Gone Girl (2014)
Valentine’s Day is a manufactured Hallmark fantasy realm of sunshine designed to sell bouquets of roses, mountains of chocolate and giant teddy bears that won’t fit through the front door. In film, that kind of sparkly fairytale is reserved for saccharine adaptations of Nicholas Sparks novels.
David Fincher’s 2014 thriller Gone Girl is the antithesis of this. It builds up the illusion of love, marriage and idyllic suburban harmony before shattering it with a jackhammer, forcing a gigantic rift between our expectations and the cold harsh reality. It takes a giant steamroller to the classic white-picket fence storybook home and flattens it.
At first glance, Rosamund Pike’s Amy Dunne feels like the ‘cool girl’ that every romcom wants you and your partner to fall in love with during a romantic Valentine’s sofa sesh. She’s funny, sexy, fiercely independent and outgoing; nothing fazes her and understandably, Ben Affleck’s Nick Dunne is smitten. But years into the relationship, when the fairy dust wears off, their love is shown to be a lie and the whole mirage starts to collapse in on itself.
If you’re looking to get lovey or lucky this Valentine’s Day, best steer clear of Fincher’s uncompromising appraisal of gender politics and the delusion of domestic bliss. It’s ugly, uncomfortable and bloody. In other words, not something that is going to appropriately set the mood on February 14 when you’re trying to get your groove on.
Now, unless you’re dating someone who thinks dead flowers and sex in a graveyard are acceptable Valentine’s gifts, you might not want to choose Eraserhead as a prelude to all the tender love-making, because in this movie, a whole fried chicken oozes blood and begins to dance on a dinner table like that creature at the end of Spaceballs.
But Eraserhead is a sucker punch for couples anyway, because what it’s really about is poor parenting. Jack Nance plays Henry, a father imprisoned by an alien infant that resembles a diseased turkey, whines all day, and eventually explodes. He is perpetually plastered with an expression of intense sobriety and coasts through life completely unmoved. It’s not exactly a training video for fatherhood.
Then again, neither are any of David Lynch’s surrealistic nightmare concoctions. You could play Blue Velvet, Mulholland Drive, or even The Elephant Man and still end up with no sex on Valentine’s. But Eraserhead is the criminal mastermind; surely the strangest, most perturbing examination of human frailty. It’s a movie I wouldn’t even want to watch with myself.
District 9 (2009)
District 9 is more likely to instigate a political discussion than intimacy, and even then it’s going to be a solemn conversation that’ll put you off your Ferrero Rochers, even more than people exploding into bloody chunks.
Even brutal horror movies can have your partner huddle into you, or even excite them with the gore. Although not a horror movie, District 9 has a protagonist, Wikus, who undergoes a slow, grotesque transformation into an alien “Prawn” that is simply too intricate to be viscerally satisfying. His skin peels off, his fingernails crack apart and he vomits black fluid. Since all these events are specifically happening to our protagonist, each instance is too personally sickening.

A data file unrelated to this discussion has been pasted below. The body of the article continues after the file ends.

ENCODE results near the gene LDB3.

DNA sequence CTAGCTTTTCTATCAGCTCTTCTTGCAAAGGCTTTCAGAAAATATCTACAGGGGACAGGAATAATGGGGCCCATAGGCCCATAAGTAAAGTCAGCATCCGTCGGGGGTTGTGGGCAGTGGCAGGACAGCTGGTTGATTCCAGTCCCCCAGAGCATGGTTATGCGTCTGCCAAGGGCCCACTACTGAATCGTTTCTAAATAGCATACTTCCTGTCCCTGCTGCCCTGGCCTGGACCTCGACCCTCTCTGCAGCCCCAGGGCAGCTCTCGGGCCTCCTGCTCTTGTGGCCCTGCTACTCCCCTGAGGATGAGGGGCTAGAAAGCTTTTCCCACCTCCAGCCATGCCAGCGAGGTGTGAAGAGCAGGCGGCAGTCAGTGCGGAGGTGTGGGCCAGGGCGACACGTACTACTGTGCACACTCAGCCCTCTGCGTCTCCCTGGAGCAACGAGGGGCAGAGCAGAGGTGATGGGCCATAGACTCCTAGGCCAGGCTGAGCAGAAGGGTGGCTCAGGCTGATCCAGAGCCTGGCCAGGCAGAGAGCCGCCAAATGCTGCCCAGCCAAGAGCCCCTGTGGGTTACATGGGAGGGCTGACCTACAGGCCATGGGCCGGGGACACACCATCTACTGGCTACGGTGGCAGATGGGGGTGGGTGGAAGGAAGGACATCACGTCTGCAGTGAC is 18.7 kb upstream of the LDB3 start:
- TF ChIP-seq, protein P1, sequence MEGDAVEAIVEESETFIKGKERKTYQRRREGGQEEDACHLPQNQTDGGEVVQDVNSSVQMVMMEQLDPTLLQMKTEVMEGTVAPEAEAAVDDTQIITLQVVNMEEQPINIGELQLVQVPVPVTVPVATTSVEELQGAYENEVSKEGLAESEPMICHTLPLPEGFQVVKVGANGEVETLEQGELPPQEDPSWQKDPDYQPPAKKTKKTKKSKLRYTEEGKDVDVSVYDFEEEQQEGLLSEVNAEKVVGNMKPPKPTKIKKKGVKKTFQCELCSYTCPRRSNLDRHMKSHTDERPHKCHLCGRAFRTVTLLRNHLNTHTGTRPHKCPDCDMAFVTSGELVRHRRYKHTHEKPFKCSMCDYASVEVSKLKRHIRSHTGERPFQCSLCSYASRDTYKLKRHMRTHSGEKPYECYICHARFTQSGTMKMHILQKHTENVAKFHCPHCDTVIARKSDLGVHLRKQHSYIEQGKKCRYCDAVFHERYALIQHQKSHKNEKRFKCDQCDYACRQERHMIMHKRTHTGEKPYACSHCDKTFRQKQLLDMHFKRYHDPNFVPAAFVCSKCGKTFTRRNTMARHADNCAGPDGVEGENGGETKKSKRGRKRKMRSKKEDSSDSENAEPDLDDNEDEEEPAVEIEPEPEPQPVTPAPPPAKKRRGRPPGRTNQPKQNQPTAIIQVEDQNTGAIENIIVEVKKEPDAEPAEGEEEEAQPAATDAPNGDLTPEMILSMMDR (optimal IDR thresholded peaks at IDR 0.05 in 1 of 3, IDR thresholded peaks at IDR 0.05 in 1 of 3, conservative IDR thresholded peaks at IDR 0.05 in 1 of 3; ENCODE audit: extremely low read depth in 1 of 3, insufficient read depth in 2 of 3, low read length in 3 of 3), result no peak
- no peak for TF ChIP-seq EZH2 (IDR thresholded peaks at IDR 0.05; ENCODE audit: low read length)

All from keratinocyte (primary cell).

Not only does Wikus yell, lie and patronise “Prawns”, including a child, but he is also berated by his boss, a mercenary, a gang leader and even his alien friend, Christopher, who he later knocks out. Even his caring wife’s desire to see her husband is barely a side plot, disregarded too often to inject much, if any, romance into a story more preoccupied with the savage actions of a terrified, shapeshifting victim. District 9 is a good movie, but completely lacks any joy or warmth to bother snuggling up to.
A Serbian Film (2010)
There is no conceivable way you could do any worse than Srdjan Spasojevic‘s classic romantic comedy A Serbian Film on Valentine’s Day. It’s one of the most notoriously heinous and morally depraved cinematic atrocities ever committed to celluloid.
It follows Milos (Srdjan ‘Zika’ Todorovic), a retired porn star who lives happily with his wife and son, but still needs to pay the bills somehow. He’s coaxed back into acting one last time; offered an opportunity to star in an “art film” with the promise of a payout that will secure his family’s future. Milos signs the contract and only learns what he’s agreed to far too late – an extremely demented and reprehensible snuff film – and there’s no way out without endangering his life and his loved ones.
The bottom of the barrel in the bowels of human decency is scraped and splashed across the screen here in graphic detail – brutal murder, paedophilia, necrophilia and more things far too disturbing to mention here are all served up on a blood-soaked, gore-drenched platter. Whatever metaphor for Serbian government and propaganda Spasojevic claimed his film to be about is lost in a nigh on unwatchable explosion of sin. It’s banned in a number of countries around the world, including Australia, so you’d really have to go out of your way to make A Serbian Film your Valentine’s viewing.
Recommended only for scaring off a bad date as fast as humanly possible (though chances are they’d report you to the authorities afterwards).
Images courtesy of 20th Century Fox, Chapel Distribution/Umbrella Entertainment, Sony Pictures, Accent Film Entertainment